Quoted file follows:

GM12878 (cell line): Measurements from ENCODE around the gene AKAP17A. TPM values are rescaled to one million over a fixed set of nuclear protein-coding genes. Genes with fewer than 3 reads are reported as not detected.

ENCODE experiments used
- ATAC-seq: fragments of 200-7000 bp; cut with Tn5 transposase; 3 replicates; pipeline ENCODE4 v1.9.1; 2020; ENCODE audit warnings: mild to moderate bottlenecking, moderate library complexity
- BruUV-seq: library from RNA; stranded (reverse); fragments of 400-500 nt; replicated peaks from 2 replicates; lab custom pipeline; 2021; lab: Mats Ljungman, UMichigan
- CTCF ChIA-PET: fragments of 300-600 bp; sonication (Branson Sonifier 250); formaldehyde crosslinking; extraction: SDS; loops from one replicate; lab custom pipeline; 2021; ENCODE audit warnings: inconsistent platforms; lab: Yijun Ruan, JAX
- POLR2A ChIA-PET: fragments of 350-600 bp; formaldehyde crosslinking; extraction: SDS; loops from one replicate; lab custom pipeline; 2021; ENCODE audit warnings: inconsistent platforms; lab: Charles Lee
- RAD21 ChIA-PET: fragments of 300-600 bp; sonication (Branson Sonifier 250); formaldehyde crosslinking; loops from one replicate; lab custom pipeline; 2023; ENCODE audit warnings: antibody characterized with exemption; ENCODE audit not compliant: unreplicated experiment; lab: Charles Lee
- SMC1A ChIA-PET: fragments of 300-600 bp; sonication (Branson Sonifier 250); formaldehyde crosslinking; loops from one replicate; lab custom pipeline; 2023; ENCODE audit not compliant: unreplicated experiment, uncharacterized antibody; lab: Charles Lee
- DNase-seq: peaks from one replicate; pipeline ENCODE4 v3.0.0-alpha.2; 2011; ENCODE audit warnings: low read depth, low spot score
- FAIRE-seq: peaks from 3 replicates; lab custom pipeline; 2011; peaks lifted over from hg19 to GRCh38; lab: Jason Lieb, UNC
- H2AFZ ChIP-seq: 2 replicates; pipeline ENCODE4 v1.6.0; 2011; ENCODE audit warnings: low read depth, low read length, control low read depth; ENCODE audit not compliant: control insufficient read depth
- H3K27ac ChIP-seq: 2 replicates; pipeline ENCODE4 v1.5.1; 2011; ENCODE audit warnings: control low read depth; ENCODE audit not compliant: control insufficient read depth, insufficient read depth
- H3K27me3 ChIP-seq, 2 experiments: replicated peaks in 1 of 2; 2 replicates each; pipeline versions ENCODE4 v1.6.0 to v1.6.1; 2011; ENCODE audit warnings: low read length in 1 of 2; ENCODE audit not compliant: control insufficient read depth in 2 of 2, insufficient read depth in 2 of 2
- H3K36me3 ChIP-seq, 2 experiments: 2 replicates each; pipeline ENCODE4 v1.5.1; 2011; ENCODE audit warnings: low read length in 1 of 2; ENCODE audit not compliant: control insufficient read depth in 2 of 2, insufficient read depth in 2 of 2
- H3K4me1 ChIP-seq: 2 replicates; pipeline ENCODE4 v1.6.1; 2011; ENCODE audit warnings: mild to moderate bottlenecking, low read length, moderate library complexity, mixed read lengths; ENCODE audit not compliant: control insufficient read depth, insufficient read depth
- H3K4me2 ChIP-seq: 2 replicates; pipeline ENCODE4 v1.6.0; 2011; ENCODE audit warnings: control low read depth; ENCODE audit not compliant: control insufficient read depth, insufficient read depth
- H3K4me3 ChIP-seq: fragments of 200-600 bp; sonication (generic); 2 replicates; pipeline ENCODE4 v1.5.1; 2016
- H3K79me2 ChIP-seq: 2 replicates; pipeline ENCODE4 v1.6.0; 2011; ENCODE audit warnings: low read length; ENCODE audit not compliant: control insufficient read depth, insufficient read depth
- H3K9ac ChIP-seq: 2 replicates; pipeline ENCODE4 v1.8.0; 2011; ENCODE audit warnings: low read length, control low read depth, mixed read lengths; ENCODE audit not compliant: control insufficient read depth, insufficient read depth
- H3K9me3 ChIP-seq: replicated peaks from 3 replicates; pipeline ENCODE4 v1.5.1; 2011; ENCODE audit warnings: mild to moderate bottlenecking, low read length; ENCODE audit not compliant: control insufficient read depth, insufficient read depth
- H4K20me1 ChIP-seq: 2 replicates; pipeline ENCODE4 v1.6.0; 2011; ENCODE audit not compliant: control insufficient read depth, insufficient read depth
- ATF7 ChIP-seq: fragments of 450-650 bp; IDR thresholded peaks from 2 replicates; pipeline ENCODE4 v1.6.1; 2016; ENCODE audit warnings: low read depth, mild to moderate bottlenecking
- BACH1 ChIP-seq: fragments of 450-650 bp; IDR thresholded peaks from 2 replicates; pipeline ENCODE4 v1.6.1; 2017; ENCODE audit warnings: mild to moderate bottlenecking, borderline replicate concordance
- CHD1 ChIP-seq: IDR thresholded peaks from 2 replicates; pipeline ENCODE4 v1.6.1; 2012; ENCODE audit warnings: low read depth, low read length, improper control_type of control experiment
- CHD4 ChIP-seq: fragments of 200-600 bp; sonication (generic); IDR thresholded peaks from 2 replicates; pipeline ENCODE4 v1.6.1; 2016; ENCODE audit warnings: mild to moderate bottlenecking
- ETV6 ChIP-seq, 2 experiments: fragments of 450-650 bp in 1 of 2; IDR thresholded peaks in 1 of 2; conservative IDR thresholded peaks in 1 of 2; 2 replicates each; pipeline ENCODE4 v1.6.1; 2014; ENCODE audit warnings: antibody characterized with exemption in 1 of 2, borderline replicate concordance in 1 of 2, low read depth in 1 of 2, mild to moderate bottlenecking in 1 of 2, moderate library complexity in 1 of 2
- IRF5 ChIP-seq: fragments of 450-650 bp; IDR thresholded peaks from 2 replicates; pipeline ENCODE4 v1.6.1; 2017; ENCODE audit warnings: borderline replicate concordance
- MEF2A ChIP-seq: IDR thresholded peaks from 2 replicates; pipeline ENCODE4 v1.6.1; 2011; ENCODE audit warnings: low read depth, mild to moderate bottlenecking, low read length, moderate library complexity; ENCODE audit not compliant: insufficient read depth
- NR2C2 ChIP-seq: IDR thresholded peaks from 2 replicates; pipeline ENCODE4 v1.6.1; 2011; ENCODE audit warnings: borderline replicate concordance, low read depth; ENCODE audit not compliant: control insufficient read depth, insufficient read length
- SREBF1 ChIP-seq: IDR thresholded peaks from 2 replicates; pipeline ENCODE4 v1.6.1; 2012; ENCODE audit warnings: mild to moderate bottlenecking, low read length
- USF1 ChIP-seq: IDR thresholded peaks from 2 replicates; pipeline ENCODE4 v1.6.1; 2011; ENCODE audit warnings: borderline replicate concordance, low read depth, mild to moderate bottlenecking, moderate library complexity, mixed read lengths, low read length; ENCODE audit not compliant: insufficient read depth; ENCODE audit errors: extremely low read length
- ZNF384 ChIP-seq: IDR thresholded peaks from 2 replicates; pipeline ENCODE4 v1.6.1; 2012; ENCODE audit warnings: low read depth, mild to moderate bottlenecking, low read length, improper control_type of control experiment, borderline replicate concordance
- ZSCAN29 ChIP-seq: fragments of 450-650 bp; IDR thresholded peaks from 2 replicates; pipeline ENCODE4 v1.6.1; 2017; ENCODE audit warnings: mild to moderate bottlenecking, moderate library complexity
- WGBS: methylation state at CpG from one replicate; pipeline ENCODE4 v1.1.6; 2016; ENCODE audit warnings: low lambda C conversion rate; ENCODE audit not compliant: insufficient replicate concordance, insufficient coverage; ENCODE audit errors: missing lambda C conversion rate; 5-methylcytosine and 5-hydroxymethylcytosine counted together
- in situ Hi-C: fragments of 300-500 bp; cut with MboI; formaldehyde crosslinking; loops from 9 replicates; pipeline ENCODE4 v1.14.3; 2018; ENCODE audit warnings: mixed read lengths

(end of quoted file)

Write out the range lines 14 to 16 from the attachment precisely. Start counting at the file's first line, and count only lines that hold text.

- H3K36me3 ChIP-seq, 2 experiments: 2 replicates each; pipeline ENCODE4 v1.5.1; 2011; ENCODE audit warnings: low read length in 1 of 2; ENCODE audit not compliant: control insufficient read depth in 2 of 2, insufficient read depth in 2 of 2
- H3K4me1 ChIP-seq: 2 replicates; pipeline ENCODE4 v1.6.1; 2011; ENCODE audit warnings: mild to moderate bottlenecking, low read length, moderate library complexity, mixed read lengths; ENCODE audit not compliant: control insufficient read depth, insufficient read depth
- H3K4me2 ChIP-seq: 2 replicates; pipeline ENCODE4 v1.6.0; 2011; ENCODE audit warnings: control low read depth; ENCODE audit not compliant: control insufficient read depth, insufficient read depth